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German, later American, music publishing executive, author and journalist.

Career Summary

After law studies in Heidelberg, Munich and Freiburg, Heinsheimer joined the editorial staff of Universal Edition in Vienna in 1923, As head of its opera department from 1924 to 1938, he supported and published the works of such composers as Alban Berg, Leoš Janácek, Ernst Křenek and Kurt Weill, and contributed many articles to the in-house journal Musikblätter des Anbruch (later Anbruch). After the death of the firm's director Emil Hertzka, he directed the company jointly with Hugo Winter and Alfred Kalmus from 1932 until he emigrated to the USA in 1938. With Paul Stefan he edited the first memorial volume on UE's history: 25 Jahre Neue Musik: Jahrbuch 1926 der Universal-Edition (Vienna: UE, 1926).

He joined the staff of Boosey & Hawkes in New York, supporting the music of, among other composers, Béla Bartók, Aaron Copland and Igor Stravinsky. He moved to G. Schirmer in 1947, becoming its director of publications in 1957, then vice-president in 1972, particularly involved with the works of Menotti, Bernstein and Barber. He retired in 1977.

While in the USA, Heinsheimer wrote a book about his life in publishing, Menagerie in F sharp (Garden City, NY: Doubleday, 1947), later reworked as Best Regards to Aida: the Defeats and Victories of a Music Man on Two Continents (New York: Alfred A. Knopf, 1968). He also wrote Fanfare for Two Pigeons (Garden City, NY: Doubleday, 1952). After retirement, he contributed many articles to the encyclopedia Die Musik in Geschichte und Gegenwart.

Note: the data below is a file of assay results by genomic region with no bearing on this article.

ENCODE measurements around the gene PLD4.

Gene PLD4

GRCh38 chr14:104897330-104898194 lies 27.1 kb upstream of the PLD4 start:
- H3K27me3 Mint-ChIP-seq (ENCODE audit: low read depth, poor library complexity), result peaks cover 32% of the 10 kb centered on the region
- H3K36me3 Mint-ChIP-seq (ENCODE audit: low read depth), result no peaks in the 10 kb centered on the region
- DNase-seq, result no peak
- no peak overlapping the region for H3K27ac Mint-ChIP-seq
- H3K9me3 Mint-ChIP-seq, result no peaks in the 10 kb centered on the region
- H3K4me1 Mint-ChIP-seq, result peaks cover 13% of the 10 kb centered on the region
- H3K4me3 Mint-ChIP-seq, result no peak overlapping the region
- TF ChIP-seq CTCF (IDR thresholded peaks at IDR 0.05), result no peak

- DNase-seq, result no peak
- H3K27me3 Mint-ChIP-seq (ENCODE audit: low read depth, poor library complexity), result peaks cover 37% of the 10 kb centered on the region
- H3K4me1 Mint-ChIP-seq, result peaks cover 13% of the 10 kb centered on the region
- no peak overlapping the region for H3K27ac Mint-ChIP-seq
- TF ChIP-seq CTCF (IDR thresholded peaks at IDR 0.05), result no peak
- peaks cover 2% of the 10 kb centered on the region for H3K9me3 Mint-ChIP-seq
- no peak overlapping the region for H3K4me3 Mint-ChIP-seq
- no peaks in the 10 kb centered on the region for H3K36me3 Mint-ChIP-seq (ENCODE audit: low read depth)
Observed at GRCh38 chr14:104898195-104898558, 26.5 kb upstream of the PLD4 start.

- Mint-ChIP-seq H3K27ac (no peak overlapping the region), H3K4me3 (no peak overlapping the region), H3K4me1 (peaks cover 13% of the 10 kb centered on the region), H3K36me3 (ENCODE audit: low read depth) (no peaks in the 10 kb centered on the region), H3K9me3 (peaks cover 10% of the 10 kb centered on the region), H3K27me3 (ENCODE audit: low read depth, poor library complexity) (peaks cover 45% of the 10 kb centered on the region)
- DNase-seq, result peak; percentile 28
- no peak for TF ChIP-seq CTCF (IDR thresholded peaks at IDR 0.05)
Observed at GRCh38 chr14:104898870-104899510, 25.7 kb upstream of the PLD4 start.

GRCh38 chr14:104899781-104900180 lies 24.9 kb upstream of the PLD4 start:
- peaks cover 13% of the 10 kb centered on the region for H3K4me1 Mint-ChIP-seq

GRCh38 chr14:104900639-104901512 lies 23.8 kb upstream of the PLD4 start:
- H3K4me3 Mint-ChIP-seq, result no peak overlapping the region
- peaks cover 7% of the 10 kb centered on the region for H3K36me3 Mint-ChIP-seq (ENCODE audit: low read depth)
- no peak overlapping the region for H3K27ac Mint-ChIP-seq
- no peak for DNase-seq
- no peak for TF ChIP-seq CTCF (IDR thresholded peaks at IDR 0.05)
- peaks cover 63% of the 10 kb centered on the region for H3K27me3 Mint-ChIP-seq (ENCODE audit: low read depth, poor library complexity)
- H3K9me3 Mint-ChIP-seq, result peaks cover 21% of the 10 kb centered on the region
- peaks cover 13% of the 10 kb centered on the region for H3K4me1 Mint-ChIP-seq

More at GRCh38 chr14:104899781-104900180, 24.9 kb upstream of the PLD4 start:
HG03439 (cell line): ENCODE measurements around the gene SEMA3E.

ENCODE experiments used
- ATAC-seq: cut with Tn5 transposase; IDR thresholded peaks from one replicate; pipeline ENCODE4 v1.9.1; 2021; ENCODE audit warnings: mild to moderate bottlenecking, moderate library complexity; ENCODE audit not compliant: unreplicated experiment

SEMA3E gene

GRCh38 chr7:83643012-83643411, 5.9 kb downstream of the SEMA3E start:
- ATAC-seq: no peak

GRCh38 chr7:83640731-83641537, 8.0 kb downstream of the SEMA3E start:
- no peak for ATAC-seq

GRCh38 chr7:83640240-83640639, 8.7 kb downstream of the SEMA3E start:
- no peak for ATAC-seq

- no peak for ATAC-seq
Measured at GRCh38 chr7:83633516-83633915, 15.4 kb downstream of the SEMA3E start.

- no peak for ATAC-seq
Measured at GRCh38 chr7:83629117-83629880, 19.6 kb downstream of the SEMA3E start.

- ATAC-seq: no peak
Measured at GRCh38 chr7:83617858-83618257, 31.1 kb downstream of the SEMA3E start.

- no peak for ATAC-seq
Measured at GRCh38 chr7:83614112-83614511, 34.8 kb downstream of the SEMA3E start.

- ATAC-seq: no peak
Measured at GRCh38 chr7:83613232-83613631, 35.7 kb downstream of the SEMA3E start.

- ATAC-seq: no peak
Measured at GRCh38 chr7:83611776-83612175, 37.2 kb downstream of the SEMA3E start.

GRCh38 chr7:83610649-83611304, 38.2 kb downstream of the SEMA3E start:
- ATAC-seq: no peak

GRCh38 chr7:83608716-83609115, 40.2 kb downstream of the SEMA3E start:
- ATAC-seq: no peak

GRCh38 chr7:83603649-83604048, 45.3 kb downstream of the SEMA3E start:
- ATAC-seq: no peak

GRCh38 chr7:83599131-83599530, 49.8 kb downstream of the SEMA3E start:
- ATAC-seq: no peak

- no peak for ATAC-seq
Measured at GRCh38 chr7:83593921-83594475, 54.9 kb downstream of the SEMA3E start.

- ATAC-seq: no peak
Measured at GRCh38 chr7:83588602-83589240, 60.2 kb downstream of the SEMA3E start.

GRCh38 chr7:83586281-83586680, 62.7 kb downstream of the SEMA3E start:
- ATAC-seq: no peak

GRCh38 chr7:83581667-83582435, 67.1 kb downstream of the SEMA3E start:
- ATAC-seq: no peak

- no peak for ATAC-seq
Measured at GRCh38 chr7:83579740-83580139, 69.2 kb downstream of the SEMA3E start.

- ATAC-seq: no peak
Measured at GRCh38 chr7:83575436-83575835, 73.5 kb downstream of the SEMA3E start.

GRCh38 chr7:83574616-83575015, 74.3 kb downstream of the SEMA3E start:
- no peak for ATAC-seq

Heinsheimer and Schenker

Schenker and Heinsheimer corresponded on practicalities, mostly concerning the marketing of Der Tonwille in 1923‒24. Five items of correspondence in all survive: three from Heinsheimer to Schenker: OC 52/360 (October 5, 1923), OC 52/364 (November 7, 1923), OC 52/591 (April 30, 1924); and two from Schenker to Heinsheimer WSLB 324 (April 29, 1924), WSLB 329 (June 6, 1924). The diary records other correspondence and occasional meetings, but contact between the two men ceased once Schenker became embroiled in his 1924‒25 legal dispute with Universal Edition.

Jeanette Schenker's contacts with Universal Edition in looking after his affairs post-1935 seem to have been with Alfred Kalmus (OJ 12/8, [1]‒[4], July 1935 to January 1936). However, Schenker's pupil Oswald Jonas, who maintained contact with her, was evidently in touch with other officials at Universal Edition: Hugo Winter, Herman Roth and Hans Heinsheimer. Significantly, a postcard to Jeanette dated February 17, 1938 (OJ 12/6, [48]) states: "Dr. Heinsheimer leaves next week for America and will inquire about the market conditions for a possible English edition." This was apparently a routine business trip (his first to the USA); but while there the Anschluss occurred (March 12), consequently he made New York his home. (In Menagerie, pp. 8‒9, he describes his arrival in New York, but gives no date.)


  • Ian Bent

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